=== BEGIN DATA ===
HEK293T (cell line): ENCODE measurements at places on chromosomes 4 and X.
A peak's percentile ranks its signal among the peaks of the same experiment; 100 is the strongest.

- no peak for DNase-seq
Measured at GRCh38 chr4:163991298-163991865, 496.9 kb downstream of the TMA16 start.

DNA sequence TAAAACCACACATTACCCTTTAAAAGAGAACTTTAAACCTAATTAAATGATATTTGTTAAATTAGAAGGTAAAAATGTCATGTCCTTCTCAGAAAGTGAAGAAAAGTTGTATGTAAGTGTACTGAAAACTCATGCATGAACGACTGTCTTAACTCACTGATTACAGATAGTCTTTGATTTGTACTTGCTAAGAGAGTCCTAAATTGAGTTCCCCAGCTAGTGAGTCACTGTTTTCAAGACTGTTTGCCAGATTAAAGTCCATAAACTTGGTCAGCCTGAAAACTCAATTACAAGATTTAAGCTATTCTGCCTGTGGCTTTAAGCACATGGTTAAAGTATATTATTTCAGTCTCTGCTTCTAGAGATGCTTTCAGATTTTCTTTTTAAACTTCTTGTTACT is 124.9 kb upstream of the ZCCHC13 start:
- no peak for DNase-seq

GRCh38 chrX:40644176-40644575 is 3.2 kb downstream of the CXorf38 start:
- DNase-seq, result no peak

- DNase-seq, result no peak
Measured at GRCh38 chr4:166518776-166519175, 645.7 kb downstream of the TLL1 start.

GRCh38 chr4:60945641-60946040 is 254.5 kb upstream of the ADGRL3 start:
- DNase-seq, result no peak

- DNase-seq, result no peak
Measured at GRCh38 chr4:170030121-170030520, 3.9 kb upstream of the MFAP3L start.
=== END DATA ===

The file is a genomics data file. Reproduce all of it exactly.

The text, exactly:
HEK293T (cell line): ENCODE measurements at places on chromosomes 4 and X.
A peak's percentile ranks its signal among the peaks of the same experiment; 100 is the strongest.

- no peak for DNase-seq
Measured at GRCh38 chr4:163991298-163991865, 496.9 kb downstream of the TMA16 start.

DNA sequence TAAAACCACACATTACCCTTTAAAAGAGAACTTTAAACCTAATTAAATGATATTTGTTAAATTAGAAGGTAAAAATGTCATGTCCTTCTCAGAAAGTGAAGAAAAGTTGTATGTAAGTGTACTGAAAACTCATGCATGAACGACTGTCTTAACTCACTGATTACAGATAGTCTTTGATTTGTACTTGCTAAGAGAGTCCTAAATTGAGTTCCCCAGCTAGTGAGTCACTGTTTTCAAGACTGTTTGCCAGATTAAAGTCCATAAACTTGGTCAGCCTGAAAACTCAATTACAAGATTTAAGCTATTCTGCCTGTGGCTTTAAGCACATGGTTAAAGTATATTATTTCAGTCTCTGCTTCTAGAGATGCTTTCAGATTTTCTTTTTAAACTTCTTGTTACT is 124.9 kb upstream of the ZCCHC13 start:
- no peak for DNase-seq

GRCh38 chrX:40644176-40644575 is 3.2 kb downstream of the CXorf38 start:
- DNase-seq, result no peak

- DNase-seq, result no peak
Measured at GRCh38 chr4:166518776-166519175, 645.7 kb downstream of the TLL1 start.

GRCh38 chr4:60945641-60946040 is 254.5 kb upstream of the ADGRL3 start:
- DNase-seq, result no peak

- DNase-seq, result no peak
Measured at GRCh38 chr4:170030121-170030520, 3.9 kb upstream of the MFAP3L start.